“Silent Thunder”

Yesterday I started reading “Silent Thunder” by Iris Johansen.

I’d read a book by this author in the past and I seem to remember that I enjoyed it, so I thought I might like this one.  But I found the writing from the very beginning to be kind of jarring.  It doesn’t flow and I find it difficult to immerse myself in.  In describing it to my sister, I said that trying to get past the first few pages seems kind of analogous to a child trying to force down spinach or medicine or some other distasteful thing in order to get a treat/something better – in this case to see where the story is going and determine if its a worthwhile read.

Maybe this is just common to the genre (thriller) but what it reminds me of is the way I used to write, back when I was working on my first novel attempts.  Lots of dialogue, sort of “hacky” and full of clichés.  And she’s a NY Times bestseller!  What does this mean?

Perhaps this is the same thing that I see on television.  The “hack” is popular and what I consider the “good stuff” only merits a cult following and often gets canceled.  So is really good writing perhaps not loved by the mainstream masses?  But there are mainstream popular writers who do write beautifully.  Stephen King, for instance and he’s been phenomenally successful, and I am sure there are others.  But I think most of the bestsellers you see out there on the shelves, while they are well-known names, they are rather “hacky” writers.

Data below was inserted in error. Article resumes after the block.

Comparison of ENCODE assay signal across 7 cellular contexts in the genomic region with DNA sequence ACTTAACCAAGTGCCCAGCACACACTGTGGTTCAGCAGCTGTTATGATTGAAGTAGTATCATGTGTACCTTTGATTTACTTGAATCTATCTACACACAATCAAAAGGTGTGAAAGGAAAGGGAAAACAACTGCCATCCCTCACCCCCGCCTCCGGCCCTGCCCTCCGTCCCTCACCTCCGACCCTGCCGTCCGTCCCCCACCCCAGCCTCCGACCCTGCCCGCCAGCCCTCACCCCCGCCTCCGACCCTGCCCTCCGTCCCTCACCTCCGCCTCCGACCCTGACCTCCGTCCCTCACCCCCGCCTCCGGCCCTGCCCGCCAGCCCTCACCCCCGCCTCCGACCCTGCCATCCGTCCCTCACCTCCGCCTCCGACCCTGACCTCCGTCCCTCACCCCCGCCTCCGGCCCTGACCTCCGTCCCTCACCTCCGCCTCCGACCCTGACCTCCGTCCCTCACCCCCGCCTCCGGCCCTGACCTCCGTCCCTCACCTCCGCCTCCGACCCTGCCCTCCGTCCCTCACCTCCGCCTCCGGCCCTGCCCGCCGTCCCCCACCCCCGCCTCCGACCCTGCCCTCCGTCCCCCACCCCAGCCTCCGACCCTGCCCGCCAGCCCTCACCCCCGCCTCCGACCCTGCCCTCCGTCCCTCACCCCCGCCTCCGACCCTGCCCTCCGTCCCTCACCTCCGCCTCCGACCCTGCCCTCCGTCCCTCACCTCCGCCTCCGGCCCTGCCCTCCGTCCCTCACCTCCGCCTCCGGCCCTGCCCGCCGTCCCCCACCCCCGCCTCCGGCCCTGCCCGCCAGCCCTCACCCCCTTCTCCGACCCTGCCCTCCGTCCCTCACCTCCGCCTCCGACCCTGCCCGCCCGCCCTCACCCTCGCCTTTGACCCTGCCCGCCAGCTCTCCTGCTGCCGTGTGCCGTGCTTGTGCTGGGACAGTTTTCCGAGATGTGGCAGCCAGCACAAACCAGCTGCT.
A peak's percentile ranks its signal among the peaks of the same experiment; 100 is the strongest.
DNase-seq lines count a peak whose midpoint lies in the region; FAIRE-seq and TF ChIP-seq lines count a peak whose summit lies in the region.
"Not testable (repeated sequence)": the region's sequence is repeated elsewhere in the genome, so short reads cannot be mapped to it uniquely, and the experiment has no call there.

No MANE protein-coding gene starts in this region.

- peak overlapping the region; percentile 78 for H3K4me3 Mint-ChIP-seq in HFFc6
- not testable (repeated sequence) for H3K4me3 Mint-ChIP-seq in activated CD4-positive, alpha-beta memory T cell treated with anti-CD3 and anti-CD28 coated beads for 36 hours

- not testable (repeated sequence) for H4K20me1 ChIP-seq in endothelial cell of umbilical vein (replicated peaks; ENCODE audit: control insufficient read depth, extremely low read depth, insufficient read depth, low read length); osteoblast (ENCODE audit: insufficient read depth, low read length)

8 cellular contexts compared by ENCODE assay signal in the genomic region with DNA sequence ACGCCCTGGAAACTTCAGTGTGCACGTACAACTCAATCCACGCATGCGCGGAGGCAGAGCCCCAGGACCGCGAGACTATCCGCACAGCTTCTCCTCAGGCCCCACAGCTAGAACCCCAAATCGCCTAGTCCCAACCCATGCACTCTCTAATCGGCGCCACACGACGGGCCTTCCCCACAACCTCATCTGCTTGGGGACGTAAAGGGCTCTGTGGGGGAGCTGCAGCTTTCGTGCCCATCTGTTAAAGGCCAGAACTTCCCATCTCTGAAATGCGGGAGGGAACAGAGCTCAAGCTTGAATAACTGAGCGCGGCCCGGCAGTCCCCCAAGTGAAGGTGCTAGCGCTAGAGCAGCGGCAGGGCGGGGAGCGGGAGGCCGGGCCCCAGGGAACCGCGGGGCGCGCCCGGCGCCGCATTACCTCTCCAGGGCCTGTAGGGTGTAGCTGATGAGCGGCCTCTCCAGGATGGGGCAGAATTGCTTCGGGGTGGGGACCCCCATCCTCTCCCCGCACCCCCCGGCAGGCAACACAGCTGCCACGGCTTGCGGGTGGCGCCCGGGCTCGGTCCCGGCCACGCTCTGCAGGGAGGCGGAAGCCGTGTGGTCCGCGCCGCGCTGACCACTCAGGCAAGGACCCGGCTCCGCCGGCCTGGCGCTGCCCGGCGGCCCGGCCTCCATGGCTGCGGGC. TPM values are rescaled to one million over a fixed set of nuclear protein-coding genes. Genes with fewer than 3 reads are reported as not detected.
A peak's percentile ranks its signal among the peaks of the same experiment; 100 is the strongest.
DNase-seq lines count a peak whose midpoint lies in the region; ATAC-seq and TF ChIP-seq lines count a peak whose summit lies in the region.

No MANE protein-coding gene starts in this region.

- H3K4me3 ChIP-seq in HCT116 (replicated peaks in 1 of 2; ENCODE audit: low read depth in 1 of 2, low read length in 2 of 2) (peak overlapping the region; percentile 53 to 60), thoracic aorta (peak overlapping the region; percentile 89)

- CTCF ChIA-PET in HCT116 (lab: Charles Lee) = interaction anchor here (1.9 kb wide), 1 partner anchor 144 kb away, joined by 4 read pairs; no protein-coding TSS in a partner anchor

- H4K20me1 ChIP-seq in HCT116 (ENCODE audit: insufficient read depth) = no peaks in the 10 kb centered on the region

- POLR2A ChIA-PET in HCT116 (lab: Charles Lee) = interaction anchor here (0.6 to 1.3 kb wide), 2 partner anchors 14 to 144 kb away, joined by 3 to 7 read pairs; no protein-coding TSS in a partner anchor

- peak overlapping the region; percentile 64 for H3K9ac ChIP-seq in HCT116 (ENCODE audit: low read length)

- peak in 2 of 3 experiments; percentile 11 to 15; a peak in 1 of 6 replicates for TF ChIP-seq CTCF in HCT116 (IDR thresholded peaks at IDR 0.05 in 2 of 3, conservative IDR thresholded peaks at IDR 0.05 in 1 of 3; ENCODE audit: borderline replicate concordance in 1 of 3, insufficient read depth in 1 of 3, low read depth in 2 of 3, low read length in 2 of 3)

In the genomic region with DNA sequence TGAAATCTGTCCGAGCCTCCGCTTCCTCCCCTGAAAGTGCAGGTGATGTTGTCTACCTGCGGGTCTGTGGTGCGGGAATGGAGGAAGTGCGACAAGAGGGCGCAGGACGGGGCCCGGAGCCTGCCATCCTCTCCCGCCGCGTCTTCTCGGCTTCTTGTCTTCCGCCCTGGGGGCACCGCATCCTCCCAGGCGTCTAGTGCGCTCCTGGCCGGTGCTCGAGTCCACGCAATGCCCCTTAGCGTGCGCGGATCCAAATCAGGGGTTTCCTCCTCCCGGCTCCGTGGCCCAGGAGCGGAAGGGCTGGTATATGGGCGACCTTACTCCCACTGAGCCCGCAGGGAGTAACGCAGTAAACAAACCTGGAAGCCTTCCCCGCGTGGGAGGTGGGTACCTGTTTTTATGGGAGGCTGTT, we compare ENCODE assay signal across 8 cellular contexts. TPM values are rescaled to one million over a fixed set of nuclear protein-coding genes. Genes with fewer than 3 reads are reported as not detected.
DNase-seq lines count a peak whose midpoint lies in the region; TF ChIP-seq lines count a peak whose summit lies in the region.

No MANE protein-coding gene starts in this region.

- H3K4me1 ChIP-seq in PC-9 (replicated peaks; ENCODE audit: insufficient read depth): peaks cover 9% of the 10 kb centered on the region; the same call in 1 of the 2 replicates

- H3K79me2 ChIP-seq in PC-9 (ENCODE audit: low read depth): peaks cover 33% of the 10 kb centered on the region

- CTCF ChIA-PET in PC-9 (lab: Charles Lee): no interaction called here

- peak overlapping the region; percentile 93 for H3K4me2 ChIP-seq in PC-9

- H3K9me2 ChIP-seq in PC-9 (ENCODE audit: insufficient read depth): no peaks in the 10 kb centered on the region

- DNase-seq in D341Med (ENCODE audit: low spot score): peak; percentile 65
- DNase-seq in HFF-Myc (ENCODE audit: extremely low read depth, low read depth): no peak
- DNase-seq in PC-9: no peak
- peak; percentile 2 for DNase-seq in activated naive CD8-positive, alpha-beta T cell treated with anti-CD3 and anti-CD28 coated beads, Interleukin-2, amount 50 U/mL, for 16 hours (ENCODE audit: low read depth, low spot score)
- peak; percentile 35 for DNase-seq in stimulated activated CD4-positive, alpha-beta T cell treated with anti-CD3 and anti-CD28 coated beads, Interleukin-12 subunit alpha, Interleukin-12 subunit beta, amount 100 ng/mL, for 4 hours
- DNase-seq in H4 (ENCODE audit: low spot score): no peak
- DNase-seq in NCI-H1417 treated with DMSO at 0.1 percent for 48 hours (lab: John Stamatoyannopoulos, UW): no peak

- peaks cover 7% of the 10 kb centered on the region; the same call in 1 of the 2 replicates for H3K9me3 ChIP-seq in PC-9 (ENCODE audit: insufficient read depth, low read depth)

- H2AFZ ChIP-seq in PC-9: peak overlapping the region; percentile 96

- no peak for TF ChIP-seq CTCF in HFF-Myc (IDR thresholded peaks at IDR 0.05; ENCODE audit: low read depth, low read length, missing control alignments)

Maybe it’s a matter of “good story vs. good writing.”  I guess bestsellers often seem to be merely based on a good story, regardless of mediocre (if that) writing, which would mean that success does not necessarily equate with quality.  But I would think you’d need both in order to be a winner.  Or maybe the general public simply does not comprehend good writing?  I do not know.  But it makes a huge difference.

My sister mentioned the book “Zen and the Art of Motorcycle Maintenance,” which is apparently about the issue of “quality.”  Perhaps I ought to read that sometime.

As I mentioned – that reading this reminds me of my own past writing – I think the reason I wrote the way I did in the past was probably at least partly due to the types of things I was reading and I was not familiar enough with really good writing to be able to grasp the difference.  But it is quite profound.  And it makes me wonder how my writing might be impacted by reading more high quality writers. I would hope it has made a difference.

And I did finish this book; it was a fairly interesting story, even though I didn’t care for the characters too much.  I think perhaps this was not one of her best books, although it did get a lot of positive reviews.  And it wasn’t really that it was badly written; perhaps it just isn’t what I am now used to.

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